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Press Release

Hayward Tax Return Preparer Pleads Guilty To Preparing False Tax Returns

For Immediate Release
U.S. Attorney's Office, Northern District of California

OAKLAND – Runnveer Singh pleaded guilty today to aiding and assisting in the filing of a false tax return, announced U.S. Attorney Melinda Haag and Internal Revenue Service, Criminal Investigation, Special Agent in Charge José M. Martinez.

In pleading guilty, Singh, 53, of Hayward, admitted he has prepared tax returns for approximately six years from 2008 through 2013.  He obtained clients from the local Fijian community and prepared thousands of tax returns during that period.  Singh prepared tax returns for the tax years 2009 through 2011 that claimed both false and ineligible deductions and credits including unreimbursed employee expenses, charitable deductions, Schedule C expenses, education credits and personal property tax deductions.  By including both false and ineligible items on his clients’ tax returns, Singh caused at least $130,435 in inflated tax refunds to be issued.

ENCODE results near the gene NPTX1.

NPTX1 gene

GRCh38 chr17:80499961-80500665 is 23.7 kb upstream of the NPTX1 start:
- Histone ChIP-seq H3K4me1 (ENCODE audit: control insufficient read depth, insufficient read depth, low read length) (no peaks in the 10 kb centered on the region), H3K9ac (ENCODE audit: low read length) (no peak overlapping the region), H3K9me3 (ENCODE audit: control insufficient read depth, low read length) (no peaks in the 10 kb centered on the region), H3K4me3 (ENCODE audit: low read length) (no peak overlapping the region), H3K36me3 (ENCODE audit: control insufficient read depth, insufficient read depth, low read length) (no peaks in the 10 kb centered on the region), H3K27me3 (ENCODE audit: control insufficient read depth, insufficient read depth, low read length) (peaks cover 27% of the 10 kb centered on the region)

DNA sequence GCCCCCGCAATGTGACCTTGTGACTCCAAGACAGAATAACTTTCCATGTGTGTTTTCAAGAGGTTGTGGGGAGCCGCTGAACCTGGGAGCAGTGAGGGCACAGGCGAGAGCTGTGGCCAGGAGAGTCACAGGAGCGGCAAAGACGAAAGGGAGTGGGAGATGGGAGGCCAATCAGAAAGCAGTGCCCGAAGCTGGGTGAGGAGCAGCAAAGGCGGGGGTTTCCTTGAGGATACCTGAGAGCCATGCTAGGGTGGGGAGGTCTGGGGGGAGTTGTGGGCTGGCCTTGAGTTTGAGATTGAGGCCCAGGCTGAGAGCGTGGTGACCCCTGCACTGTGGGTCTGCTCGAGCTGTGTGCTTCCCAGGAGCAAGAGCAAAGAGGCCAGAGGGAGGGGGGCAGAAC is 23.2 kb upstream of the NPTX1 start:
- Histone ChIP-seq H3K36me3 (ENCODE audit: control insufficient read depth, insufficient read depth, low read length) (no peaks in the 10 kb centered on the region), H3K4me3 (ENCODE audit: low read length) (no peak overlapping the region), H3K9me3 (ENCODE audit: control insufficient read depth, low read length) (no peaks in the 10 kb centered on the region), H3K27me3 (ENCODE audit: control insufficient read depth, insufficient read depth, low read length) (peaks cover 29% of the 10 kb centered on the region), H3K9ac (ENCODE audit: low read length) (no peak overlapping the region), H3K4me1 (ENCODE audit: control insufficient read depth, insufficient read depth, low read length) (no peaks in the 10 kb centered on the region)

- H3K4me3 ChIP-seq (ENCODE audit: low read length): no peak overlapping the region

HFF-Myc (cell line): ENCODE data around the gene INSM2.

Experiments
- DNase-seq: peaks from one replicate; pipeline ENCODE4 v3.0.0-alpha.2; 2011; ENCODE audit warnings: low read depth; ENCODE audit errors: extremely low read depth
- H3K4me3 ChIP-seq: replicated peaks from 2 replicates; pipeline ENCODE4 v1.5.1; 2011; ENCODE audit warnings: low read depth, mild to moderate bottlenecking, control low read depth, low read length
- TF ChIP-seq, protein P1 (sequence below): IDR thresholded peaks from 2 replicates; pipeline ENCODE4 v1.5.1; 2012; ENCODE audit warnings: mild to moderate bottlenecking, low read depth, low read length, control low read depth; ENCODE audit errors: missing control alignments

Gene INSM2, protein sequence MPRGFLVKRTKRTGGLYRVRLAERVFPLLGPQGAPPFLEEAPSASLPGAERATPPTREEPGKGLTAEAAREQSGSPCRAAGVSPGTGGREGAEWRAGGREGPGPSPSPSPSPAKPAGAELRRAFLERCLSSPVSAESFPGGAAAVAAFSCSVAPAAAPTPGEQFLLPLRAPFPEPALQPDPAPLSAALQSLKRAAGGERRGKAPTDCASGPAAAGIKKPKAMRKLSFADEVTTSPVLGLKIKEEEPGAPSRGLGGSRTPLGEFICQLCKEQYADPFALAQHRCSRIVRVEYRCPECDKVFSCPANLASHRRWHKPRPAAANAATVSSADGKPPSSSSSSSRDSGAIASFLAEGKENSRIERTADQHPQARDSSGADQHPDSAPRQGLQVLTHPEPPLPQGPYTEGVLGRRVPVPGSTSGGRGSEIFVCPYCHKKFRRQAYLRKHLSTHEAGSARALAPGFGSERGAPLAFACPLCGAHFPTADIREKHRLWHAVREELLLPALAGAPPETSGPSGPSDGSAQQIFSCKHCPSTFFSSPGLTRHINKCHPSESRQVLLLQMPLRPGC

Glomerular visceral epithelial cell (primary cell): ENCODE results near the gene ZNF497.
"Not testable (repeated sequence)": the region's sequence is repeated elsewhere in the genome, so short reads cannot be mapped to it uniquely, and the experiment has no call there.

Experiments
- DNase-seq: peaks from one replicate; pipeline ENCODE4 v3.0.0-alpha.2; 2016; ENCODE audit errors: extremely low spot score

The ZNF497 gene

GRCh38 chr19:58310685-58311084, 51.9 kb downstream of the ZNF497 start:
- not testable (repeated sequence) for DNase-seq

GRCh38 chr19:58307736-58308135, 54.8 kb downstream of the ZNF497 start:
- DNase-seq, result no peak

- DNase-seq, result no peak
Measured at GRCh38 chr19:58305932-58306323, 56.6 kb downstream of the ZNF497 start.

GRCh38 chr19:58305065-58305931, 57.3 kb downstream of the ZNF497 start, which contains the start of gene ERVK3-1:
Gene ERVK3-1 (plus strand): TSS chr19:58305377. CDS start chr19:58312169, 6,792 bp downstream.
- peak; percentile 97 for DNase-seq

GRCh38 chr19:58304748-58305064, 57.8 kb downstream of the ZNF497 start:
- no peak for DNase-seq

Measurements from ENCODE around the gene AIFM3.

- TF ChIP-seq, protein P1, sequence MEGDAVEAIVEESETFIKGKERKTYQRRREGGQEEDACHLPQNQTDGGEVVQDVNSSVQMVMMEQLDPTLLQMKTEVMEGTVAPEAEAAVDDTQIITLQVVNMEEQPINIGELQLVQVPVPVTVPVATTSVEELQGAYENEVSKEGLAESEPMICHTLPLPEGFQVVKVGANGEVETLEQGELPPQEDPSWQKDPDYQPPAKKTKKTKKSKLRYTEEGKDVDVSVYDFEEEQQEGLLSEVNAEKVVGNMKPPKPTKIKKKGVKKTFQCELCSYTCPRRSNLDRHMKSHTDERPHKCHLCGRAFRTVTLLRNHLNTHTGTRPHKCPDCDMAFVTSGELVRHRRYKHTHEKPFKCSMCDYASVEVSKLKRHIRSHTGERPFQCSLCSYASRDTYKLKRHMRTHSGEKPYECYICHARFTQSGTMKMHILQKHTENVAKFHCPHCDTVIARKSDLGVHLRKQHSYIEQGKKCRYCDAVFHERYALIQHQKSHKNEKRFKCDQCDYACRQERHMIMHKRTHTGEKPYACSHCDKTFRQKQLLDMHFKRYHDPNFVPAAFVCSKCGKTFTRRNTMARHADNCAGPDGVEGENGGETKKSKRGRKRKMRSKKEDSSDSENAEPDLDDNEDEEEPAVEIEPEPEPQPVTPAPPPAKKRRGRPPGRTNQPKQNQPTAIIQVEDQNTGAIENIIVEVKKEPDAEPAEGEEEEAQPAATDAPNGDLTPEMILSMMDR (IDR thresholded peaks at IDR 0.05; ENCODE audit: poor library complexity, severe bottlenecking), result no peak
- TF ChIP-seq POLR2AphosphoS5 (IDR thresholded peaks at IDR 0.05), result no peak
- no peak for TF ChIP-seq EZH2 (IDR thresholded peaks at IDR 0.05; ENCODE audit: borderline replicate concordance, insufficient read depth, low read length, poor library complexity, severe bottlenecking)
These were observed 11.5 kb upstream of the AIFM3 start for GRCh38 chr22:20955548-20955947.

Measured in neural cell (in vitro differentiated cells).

On November 14, 2012, during the execution of a search warrant at his home, Singh admitted to IRS Special Agents that he knowingly prepared false tax returns in order to obtain returning customers.  Then, after the search warrant was executed, Singh instructed one of his clients to submit both false and ineligible information to an IRS Revenue Agent during the audit of the client’s 2010 income tax return.  Singh admitted he did so in an attempt to justify both false and ineligible business expenses on his client’s 2010 tax return.

Singh was charged in an indictment filed on March 25, 2014 with 24 counts of aiding and assisting in filing false tax returns, in violation of Title 26, U.S.C § 7206(2).  He pleaded guilty to one count.  Singh’s sentencing is scheduled for July 31, 2015 before the Honorable Jon S. Tigar, United States District Judge in San Francisco.  The maximum penalty for one count of assisting in filing tax returns in violation of Title 26, U.S.C § 7206(2) is three years in prison and a fine of $250,000.

Assistant US Attorney Thomas Moore is prosecuting the case. The prosecution is the result of an investigation by the Internal Revenue Service, Criminal Investigation.

Updated March 13, 2015